Wimbledon Workouts: How To Improve Your Tennis Game With Complementary Drills | London Evening Standard



or some is the thud of the ball over a lush, mown lawn. For others, it is the brilliance of tennis whites or the elegance of an ace. Whatever your trigger, Wimbledon has an unmatched inspirational capacity: an afternoon watching the action on center court and you exhum your defeated old racquet and bounce back to the council-run courts in your local park. The action begins today and the excitement will peak as the singles final draws near.

However, if you can keep going, tennis is tough training: it improves agility, strength and flexibility. Plus, you can play outside, layering your urban tan and giving a good mid-August impression of someone who is vigorous, lively and active.

Either way, whether your tennis season is short or long, it is important that you complete matches with workouts that will improve your form and limit injury. You don’t want to beg for Sunday’s mixed doubles with a sticky tennis elbow or a wild shoulder. So how do you make sure you’re ready for the game, the set, and the match?

First and foremost, tennis engages the whole body, so think of yours as an interlocking system rather than bundles of fibers. “You have to take a holistic approach,” agrees Ben Jones, master trainer at Technogym (technogym.com), “to train the whole body in a more functional way, rather than choosing individual muscles.”

By saying this, he isolates the kernel for examination. This area has an essential role in “absorbing force and transferring it from the lower body to the upper body”, which is the essence of a strong game of tennis. “A weak nucleus cannot do this comfortably,” he adds.

“Core strength is extremely important because of the amount of rotation the body will experience, especially in the thoracic spine during an entire match,” agrees Leo Savage, personal trainer at Third Space. “When fatigue sets in, your lower back can compensate for the lack of core strength needed to maintain a strong hitting technique. He recommends anti-rotation exercises like cutting wood on your knees during training. Savage also recommends using resistance bands. “Working on single-leg jumps in the front and side directions will help with leg stability,” he says. He also suggests shuttles. “They are great for tennis players as they require changes of direction as well as acceleration and general physical fitness.”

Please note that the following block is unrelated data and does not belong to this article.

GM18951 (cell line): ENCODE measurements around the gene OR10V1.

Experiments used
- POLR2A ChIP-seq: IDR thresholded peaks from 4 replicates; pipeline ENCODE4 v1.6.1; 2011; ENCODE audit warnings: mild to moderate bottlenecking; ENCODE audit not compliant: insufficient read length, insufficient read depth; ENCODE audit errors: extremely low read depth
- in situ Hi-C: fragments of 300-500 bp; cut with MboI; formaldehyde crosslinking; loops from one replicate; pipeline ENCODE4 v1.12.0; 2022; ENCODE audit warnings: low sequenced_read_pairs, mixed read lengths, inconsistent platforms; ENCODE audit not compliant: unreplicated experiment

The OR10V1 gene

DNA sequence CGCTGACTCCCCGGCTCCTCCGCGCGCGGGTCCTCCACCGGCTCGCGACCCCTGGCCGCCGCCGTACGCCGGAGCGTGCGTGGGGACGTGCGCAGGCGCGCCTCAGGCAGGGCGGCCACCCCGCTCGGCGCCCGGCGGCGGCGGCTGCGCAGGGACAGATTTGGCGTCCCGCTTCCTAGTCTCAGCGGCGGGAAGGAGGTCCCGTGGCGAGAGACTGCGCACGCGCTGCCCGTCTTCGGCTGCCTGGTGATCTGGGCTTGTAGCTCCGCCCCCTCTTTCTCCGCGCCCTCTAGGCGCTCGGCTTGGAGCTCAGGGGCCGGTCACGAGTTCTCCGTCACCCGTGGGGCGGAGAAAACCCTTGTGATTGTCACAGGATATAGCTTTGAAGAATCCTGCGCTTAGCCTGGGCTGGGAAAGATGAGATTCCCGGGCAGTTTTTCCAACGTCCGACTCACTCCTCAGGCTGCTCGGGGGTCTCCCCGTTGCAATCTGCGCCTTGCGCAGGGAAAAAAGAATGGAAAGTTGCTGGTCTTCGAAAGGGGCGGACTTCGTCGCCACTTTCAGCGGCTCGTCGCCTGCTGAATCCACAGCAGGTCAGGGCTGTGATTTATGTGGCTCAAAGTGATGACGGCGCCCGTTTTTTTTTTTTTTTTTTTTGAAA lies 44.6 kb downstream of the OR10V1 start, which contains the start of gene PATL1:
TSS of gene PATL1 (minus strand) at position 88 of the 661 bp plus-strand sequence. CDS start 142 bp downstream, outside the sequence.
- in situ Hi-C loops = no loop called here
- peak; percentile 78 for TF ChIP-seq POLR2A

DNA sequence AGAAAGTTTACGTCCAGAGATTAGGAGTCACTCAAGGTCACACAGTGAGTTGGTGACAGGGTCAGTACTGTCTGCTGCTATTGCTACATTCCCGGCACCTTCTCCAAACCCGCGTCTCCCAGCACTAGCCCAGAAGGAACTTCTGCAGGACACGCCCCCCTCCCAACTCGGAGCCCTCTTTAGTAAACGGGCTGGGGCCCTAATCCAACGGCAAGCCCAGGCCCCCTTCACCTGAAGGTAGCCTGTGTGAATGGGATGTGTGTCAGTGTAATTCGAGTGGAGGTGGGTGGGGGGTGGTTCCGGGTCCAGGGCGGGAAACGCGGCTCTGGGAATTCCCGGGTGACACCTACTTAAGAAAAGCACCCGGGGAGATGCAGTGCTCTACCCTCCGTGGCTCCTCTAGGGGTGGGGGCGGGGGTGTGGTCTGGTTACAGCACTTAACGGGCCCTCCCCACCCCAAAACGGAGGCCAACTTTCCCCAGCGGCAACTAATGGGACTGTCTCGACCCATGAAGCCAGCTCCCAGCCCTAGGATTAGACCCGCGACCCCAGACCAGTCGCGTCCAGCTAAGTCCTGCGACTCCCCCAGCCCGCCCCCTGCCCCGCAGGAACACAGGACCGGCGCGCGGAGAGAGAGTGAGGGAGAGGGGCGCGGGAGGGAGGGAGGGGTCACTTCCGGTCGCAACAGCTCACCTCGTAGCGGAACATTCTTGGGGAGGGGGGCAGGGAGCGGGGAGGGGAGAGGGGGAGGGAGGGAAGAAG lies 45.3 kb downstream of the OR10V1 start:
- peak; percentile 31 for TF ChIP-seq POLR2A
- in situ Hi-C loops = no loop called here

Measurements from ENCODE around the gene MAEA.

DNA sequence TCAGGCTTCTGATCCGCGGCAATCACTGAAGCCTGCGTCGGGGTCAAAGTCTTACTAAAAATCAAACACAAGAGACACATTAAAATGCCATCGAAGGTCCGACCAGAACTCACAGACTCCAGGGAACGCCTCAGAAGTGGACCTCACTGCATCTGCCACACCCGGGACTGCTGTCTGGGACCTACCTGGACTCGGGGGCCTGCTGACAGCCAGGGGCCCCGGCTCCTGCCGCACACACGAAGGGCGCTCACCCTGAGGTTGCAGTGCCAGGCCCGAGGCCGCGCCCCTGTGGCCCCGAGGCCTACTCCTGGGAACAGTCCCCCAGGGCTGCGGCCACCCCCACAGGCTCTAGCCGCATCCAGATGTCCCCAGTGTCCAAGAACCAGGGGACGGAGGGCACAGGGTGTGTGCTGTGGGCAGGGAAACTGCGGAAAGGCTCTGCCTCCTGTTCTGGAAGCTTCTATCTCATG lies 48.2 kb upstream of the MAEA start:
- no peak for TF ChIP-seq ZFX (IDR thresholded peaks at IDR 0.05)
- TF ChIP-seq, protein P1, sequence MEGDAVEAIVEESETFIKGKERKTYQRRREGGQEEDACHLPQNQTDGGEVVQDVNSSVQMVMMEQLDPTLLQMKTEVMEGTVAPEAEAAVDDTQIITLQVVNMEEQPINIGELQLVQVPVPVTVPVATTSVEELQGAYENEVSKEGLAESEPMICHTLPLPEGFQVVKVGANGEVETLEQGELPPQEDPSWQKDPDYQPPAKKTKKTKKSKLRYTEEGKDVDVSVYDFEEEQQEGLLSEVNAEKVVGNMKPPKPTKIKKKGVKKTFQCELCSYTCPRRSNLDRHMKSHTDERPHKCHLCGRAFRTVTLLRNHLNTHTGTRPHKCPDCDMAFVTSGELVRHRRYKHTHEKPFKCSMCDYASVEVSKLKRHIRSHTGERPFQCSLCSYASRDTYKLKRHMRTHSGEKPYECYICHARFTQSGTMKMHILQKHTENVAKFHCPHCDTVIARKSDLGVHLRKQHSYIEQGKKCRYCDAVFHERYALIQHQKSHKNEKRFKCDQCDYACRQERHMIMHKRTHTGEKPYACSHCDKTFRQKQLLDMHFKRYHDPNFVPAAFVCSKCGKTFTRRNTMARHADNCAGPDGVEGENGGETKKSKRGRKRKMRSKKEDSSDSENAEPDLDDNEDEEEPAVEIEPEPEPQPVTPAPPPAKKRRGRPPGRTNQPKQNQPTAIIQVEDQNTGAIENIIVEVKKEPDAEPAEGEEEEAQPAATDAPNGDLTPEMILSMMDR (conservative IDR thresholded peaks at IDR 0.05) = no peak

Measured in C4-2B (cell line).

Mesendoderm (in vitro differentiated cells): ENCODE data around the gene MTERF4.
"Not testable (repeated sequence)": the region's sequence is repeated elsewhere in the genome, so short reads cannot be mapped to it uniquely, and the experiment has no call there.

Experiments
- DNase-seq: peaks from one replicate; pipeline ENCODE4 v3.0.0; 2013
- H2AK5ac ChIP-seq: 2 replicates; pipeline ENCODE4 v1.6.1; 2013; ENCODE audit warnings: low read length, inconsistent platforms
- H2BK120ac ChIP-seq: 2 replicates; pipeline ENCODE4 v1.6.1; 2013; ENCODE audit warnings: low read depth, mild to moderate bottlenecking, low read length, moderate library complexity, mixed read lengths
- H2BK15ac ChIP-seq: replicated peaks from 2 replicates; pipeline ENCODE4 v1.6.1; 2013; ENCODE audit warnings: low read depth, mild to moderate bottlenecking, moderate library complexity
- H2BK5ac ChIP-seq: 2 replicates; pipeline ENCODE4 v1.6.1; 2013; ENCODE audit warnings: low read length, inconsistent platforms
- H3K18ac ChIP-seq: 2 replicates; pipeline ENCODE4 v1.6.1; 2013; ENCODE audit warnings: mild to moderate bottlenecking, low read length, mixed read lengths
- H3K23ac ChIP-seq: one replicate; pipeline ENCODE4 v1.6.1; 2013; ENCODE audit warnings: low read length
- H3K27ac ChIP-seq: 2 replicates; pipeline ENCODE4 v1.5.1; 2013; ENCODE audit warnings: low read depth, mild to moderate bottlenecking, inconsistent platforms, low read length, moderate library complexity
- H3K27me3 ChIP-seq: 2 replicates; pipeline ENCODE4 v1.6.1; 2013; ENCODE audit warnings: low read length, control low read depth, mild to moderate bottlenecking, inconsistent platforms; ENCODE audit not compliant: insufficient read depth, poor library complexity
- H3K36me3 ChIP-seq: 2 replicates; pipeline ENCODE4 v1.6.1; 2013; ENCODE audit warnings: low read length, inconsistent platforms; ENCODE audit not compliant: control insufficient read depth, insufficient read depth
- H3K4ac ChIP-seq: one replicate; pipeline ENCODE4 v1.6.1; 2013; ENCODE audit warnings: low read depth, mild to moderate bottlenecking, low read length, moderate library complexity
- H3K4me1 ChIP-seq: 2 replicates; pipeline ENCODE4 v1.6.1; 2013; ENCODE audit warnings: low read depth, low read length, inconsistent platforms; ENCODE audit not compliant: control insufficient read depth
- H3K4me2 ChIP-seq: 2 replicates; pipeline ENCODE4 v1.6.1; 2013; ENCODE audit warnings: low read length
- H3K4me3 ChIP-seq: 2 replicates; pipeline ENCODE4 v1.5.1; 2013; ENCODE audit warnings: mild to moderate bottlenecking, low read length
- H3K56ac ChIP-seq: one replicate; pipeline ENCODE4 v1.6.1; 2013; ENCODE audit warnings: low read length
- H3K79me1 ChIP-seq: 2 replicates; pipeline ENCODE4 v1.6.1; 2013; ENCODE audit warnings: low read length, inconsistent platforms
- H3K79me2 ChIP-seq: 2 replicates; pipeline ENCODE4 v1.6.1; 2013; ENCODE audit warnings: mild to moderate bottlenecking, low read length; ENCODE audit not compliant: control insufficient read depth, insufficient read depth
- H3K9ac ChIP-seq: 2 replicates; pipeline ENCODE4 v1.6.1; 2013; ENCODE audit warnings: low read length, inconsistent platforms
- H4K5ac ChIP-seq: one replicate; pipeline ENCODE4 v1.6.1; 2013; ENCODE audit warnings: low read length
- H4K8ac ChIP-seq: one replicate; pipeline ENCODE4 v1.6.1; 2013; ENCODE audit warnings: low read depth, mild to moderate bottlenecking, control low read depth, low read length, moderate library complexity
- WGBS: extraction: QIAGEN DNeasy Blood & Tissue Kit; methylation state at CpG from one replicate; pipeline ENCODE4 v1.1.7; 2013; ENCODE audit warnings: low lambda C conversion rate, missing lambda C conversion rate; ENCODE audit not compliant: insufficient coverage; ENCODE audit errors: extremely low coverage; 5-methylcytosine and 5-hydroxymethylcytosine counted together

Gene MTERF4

What about group lessons? Keeping the theme, start with whatever animates the core. Core Collective’s Velocity class is a hyper circuit class that involves short bursts of movement, including boxing, rowing, sit-ups, and the pushing and moving of a weighted cart: it shrinks the core in. a sinewy core, which should add some punch to your forearm.

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Third Space is running outdoor versions of many of its classes this summer – including the Ultra Shock Circuits class, which involves HIIT movements alternated with “metabolic stimulation exercises”; you will feel the burn and the run will prepare you to run across the court. And Gym Class, which has studios in Holland Park and the City, has a Super Core circuit class that will improve agility once you can get up off the ground.

“You want to train for what you want to improve,” Jones suggests. In other words, remember that you are training for a very specific game. “You want to use similar movements and actions,” he adds. “Group cycling is great training, but not a lasting benefit. He suggests using the Skillmill machine, a non-motorized treadmill you may have spied on near regular running machines in your gym: you control the speed, so you do intermittent sprints by slowing down and running. speeding up, rather than messing with the settings – just like you might on a field. “There are cross benefits to the sport,” says Jones.

Should men and women approach training differently? John McEnroe would likely argue that they should, although at the recreational level Jones isn’t convinced. He says women are at higher risk for knee injuries, due to their hips’ differences, and should work on core strengthening and hip exercises like glute extensions, planks, and hip raises.

And don’t forget to incorporate a recovery time. If you’ve ever felt the burn, Nike is launching a yoga workout specially designed for tennis players on its NTC app. Movements promote sleek, elongated movements that will help improve your serve and backhands. There are three settings, mobility, endurance or strength – each of them will be very useful for the tennis season.


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